A little help please?
by 2nd Lt. Omar Villarreal
If there's something strange and it doesn't look good, who you gonna call? Ghost... No, no... not the Ghostbusters.
Servicemembers here know the 6th Communication Squadron's Help Desk is the place to go for assistance with all their computer network problems. Help Desk technicians work hand in hand with their first line of defense, unit Client Support Administrators, to ensure all computer issues are solved.
Help Desk technicians work 12-hour days and are flooded with phone calls from anguished, seemingly helpless souls throughout most of it. Where a normal person might go crazy, Help Desk technicians, handle each phone call with the calmness and professionalism of medical surgeons.
Those who work the Help Desk rotate shifts every four months to ensure someone is available 24 hours a day, 365 days a year. They are responsible for the smooth operation of nearly 3,000 computers. That's a scary thought considering computers sometimes seem to have minds of their own.
"Listening, understanding, knowing how to problem solve and being patient are the keys of ensuring the Help Desk remains successful," said Tech. Sgt. Derek Greene, noncommissioned officer in charge of network operations.
As a Help Desk technician, Airman 1st Class Christina Alfaro, deals with a heavy volume of customers by phone, e-mail and in person on a daily basis.
"With all the incoming phone calls, all the technicians here stay really busy," she said.
Most of her calls are simple ones, with one of the most common being from forgetful types who need their security password reset, she said. "Mondays seem to be one of our busiest days, and that's more than likely because people forget their passwords over the weekend."
Senior Airman Adam Jacobson, also a Help Desk technician, added that everyday is different, but about 90 percent of the major problems the technicians deal with are e-mail outages.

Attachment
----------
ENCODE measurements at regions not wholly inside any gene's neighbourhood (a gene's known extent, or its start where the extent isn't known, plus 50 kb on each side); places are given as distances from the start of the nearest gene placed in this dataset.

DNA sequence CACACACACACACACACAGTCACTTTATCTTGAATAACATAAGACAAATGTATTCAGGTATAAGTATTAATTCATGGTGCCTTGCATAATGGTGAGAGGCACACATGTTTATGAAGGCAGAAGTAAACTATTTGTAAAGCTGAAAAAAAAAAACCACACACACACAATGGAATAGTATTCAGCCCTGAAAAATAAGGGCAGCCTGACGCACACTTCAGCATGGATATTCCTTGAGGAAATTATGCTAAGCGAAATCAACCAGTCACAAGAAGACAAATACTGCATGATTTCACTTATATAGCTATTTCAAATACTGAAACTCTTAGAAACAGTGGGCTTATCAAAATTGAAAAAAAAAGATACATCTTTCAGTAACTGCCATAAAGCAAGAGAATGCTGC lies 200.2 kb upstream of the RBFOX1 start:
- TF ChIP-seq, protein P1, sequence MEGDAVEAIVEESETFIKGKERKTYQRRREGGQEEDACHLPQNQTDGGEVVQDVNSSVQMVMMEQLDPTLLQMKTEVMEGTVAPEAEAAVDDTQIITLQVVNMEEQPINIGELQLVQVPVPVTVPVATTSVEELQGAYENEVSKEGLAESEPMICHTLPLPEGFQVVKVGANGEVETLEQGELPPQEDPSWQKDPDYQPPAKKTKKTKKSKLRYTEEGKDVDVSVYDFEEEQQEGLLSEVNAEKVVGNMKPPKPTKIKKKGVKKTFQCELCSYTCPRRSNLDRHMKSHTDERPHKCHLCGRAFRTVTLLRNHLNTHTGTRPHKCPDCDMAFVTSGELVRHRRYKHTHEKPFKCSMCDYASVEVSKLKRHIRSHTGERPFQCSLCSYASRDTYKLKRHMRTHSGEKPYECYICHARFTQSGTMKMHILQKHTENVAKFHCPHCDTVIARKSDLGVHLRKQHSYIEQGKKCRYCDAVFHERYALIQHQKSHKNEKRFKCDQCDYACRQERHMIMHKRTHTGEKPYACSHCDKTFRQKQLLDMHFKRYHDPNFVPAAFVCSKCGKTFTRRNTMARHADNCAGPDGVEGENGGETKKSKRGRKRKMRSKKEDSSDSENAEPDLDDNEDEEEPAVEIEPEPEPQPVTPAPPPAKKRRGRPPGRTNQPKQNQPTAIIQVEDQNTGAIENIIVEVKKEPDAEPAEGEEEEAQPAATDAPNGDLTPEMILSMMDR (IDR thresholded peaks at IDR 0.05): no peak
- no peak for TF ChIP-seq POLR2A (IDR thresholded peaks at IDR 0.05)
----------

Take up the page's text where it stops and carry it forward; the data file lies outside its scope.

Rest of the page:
"What's your name, are you a Client Support Administrator and where are you located," he asked a caller during a recent cry for help. All customers should contact their CSA before calling the Help Desk to figure out just what needs to be fixed, he said.
Once the Help Desk gets the basic information from a caller, they attempt to diagnose the problem through a process of elimination. "Most of the time I can help them over the phone, but it all depends on what the problem is," said Airman Jacobson.
If the Help Desk can't talk a customer back to normalcy over the phone, technicians sometimes take control of the sick computer by remote access, which allows them to control the machine over a network connection, Airman Alfaro said. That's when some computer users get freaked out.
"Some people think it's a ghost when I take control of their machine," she said.
When all else fails, Airman Alfaro or a fellow technician fills out a work order so someone is able to make a house call to fix the problem. It's important for technicians to be patient with the customers and it's equally important for the caller to be patient with the technicians, said Airman Jacobson. "Customers should understand that we will fix their problem, but it may take time," he said.
The Help Desk is swamped with calls all day long, but for computer users at MacDill, Airman Alfaro, Airman Jacobson and their co-workers really are a lot like Ghostbusters.